EPIC FU began as Jet Set Show on June 1, 2006. When we first launched the show was targeted for much younger viewers, and it was more of a variety show with sketches, interviews, and mashups. One of our main goals was to have the audience interacting with us and contributing to the show as much as possible, and as time went on we realized that the people who were making media on the web were older. Over a couple of months we changed the content of the show to appeal to an older audience, and in the Fall of 2006 we tweaked our name to JETSET. At that time we started shooting Zadi at her desk, and we started making direct calls to action to the audience which resulted in several successful collaborations with viewers.
In the Fall of 2007 we changed the name of the show from JETSET to EPIC FU because we needed a name that we could fully own, in every sense of the word. That change really helped solidify our identity and the perspective we were trying to bring the the news and artists we talk about.
The topics we are most interested in involve individuals, artists, and groups who are using technology and the web to define a new idea of what it means to collaborate with each other and distribute their ideas globally. Especially if it’s something that flies in the face of old ways of thinking. That’s what the web is: the new underground culture. EPIC FU, after all, is about the EPIC “Eff You” (even though we pronounce it FOO).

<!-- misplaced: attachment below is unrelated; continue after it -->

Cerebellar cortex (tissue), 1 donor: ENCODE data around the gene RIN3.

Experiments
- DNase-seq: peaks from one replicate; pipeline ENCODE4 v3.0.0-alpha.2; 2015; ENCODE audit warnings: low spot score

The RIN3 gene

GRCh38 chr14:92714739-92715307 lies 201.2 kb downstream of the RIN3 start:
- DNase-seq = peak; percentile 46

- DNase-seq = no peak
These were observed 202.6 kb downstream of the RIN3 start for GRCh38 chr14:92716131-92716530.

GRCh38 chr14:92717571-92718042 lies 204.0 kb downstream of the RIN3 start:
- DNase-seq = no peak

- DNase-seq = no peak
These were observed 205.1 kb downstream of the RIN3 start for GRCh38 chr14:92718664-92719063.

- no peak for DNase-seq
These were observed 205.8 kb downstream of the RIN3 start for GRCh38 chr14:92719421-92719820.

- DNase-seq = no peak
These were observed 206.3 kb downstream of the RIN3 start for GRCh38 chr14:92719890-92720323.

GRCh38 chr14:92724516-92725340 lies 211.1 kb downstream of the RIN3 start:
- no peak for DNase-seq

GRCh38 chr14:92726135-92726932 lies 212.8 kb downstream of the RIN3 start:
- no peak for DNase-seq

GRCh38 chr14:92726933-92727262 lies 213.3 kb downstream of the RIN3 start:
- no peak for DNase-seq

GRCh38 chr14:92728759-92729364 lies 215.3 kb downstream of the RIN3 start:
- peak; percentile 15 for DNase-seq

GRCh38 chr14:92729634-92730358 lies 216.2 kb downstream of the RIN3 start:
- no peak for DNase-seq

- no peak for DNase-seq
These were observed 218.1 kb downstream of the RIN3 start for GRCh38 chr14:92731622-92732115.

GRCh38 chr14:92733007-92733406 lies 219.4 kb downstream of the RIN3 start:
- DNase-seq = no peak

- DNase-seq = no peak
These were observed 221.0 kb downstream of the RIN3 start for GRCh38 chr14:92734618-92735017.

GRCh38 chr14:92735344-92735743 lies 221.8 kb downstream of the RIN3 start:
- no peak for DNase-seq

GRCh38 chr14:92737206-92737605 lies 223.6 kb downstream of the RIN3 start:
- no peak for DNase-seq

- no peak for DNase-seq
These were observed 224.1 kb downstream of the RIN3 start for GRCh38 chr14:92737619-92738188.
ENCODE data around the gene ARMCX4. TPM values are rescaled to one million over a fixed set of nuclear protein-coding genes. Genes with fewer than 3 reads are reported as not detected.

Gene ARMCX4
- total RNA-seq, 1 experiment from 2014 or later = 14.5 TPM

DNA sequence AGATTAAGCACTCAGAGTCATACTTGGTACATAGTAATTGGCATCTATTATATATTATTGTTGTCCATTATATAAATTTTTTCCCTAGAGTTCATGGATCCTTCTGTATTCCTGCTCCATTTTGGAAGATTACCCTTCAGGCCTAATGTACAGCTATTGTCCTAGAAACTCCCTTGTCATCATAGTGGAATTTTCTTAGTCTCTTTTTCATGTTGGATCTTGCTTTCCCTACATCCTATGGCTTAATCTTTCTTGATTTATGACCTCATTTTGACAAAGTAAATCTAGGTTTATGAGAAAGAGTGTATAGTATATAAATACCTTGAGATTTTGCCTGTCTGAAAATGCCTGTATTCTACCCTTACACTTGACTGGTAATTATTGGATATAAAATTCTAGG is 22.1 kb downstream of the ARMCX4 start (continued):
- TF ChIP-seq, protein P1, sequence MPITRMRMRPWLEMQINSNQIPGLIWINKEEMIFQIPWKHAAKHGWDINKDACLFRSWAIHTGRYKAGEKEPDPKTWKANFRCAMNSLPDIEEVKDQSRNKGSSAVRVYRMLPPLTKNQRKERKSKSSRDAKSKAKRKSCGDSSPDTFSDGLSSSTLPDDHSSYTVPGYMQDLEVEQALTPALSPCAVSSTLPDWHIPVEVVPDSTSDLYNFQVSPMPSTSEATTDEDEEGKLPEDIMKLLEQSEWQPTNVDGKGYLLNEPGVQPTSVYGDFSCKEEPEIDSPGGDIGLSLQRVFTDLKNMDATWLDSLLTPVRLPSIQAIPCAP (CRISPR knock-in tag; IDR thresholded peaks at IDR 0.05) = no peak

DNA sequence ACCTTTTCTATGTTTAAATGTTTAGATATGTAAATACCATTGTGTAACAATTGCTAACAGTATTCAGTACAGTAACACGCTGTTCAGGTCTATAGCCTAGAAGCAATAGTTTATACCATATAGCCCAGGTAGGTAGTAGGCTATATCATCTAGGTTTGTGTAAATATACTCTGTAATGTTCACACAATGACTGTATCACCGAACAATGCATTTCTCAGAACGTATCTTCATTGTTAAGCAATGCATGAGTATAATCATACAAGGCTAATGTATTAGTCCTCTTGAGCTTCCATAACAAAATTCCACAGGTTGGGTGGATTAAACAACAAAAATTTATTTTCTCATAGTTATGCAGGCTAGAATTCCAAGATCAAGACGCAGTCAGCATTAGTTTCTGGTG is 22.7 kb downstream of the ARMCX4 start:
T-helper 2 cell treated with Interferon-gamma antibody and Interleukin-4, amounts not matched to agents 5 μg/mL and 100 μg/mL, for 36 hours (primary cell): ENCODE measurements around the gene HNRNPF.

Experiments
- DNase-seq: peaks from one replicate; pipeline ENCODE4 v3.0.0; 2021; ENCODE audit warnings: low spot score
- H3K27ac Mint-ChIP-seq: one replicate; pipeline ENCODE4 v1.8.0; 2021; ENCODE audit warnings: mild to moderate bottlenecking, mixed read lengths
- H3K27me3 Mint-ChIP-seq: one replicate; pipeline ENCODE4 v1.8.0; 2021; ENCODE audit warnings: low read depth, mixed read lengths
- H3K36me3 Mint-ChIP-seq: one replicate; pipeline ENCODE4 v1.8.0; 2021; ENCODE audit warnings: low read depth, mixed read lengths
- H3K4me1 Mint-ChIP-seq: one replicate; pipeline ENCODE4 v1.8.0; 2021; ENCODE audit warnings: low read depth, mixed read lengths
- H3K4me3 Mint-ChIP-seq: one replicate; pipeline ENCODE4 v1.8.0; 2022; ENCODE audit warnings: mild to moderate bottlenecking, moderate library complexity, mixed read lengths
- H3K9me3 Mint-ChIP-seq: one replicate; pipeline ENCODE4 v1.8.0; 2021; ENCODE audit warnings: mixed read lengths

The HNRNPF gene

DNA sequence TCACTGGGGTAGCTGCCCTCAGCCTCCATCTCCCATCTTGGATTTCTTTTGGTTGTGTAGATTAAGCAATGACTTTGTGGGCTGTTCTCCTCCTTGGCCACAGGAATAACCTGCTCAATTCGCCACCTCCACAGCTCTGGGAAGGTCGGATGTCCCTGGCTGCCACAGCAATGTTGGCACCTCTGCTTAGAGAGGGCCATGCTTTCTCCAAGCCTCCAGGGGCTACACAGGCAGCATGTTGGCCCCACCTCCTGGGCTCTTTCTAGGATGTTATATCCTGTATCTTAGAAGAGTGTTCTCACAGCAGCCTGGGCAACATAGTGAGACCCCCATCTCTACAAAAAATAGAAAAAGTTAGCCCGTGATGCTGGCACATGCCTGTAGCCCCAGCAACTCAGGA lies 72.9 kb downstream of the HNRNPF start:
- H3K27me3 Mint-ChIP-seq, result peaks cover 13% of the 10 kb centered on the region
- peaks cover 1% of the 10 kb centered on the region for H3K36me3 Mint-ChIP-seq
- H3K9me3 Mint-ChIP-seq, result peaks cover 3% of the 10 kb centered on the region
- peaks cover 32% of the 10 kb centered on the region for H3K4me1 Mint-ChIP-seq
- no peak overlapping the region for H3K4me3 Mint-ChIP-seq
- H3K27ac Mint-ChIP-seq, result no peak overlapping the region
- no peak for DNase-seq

CASH Music, an acronym for ‘Coalition of Artists and Stakeholders’, has been an impressive member of the CC community since they debuted late last year. Part music label, part creative community, CASH Music has major plans to change the landscape of contemporary artistic output with a particular focus on the dialogue between content creators and consumers. They already have some amazing projects out under their moniker and with more on the way, we decided to catch up with CASH Music partner Jesse Von Doom to learn more about CASH’s goals, their business model, and what they have in store for the future.